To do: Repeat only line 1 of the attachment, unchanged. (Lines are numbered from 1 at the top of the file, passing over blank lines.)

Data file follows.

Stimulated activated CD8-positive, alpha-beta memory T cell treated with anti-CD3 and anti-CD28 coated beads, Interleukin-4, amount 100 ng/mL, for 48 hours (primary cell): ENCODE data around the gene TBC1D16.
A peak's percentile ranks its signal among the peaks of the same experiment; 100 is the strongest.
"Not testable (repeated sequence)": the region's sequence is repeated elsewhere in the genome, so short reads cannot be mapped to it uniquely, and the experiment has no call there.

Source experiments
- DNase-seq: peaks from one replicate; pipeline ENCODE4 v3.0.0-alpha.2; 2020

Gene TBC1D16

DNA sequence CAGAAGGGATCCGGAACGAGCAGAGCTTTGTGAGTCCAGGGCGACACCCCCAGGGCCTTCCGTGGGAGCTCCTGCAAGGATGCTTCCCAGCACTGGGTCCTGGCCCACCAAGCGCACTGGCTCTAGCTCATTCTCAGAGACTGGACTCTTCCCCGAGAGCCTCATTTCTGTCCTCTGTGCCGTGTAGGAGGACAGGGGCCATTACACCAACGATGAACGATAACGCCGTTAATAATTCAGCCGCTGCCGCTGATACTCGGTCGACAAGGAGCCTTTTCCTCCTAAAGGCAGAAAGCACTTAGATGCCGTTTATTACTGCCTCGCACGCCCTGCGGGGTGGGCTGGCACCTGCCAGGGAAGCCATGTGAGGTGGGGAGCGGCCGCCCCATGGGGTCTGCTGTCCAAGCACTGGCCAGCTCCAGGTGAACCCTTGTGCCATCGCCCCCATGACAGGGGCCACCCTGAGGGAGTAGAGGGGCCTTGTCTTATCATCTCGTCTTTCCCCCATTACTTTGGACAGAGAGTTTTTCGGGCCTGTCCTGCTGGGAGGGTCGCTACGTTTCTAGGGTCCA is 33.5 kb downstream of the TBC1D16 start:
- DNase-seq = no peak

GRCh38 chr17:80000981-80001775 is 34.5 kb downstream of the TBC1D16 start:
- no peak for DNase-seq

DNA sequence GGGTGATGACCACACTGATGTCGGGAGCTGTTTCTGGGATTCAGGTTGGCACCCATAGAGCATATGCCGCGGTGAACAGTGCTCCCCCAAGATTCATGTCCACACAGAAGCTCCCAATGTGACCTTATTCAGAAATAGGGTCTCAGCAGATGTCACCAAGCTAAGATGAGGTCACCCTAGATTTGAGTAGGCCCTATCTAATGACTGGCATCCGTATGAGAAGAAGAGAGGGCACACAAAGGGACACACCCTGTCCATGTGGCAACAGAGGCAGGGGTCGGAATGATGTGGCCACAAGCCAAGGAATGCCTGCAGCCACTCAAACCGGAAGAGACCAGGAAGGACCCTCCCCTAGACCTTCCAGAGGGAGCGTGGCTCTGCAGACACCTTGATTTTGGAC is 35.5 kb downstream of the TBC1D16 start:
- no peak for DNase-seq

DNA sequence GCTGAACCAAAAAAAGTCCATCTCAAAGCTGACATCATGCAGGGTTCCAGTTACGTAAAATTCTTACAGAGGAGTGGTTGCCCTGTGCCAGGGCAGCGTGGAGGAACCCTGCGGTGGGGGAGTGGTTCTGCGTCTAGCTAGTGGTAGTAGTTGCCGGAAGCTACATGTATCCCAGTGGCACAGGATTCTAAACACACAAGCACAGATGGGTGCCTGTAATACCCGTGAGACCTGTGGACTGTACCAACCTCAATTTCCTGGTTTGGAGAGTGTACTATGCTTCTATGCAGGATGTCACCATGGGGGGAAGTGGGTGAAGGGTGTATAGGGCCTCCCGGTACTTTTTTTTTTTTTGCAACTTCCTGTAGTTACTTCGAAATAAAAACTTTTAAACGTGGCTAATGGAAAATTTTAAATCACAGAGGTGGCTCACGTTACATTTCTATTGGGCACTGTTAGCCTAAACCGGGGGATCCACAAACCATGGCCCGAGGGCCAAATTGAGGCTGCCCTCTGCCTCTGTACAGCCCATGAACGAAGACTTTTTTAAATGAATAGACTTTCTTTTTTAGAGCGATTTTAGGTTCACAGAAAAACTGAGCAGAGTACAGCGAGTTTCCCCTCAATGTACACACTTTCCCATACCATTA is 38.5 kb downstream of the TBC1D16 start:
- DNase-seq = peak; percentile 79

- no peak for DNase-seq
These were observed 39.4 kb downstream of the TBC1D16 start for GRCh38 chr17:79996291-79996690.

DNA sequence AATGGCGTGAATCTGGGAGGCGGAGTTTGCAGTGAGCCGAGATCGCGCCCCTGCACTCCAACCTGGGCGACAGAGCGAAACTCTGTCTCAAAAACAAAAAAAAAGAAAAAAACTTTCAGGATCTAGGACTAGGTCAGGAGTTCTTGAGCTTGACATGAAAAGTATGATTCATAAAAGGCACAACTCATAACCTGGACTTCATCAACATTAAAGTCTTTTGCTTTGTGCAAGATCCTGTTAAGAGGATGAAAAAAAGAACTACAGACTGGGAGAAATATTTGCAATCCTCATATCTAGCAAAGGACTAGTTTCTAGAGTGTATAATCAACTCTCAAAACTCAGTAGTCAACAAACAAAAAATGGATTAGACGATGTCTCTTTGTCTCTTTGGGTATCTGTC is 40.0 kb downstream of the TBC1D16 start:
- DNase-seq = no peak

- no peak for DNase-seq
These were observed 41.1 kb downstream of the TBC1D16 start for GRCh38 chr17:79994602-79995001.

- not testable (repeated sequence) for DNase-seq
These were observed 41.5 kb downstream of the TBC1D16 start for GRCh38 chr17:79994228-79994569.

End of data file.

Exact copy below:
Stimulated activated CD8-positive, alpha-beta memory T cell treated with anti-CD3 and anti-CD28 coated beads, Interleukin-4, amount 100 ng/mL, for 48 hours (primary cell): ENCODE data around the gene TBC1D16.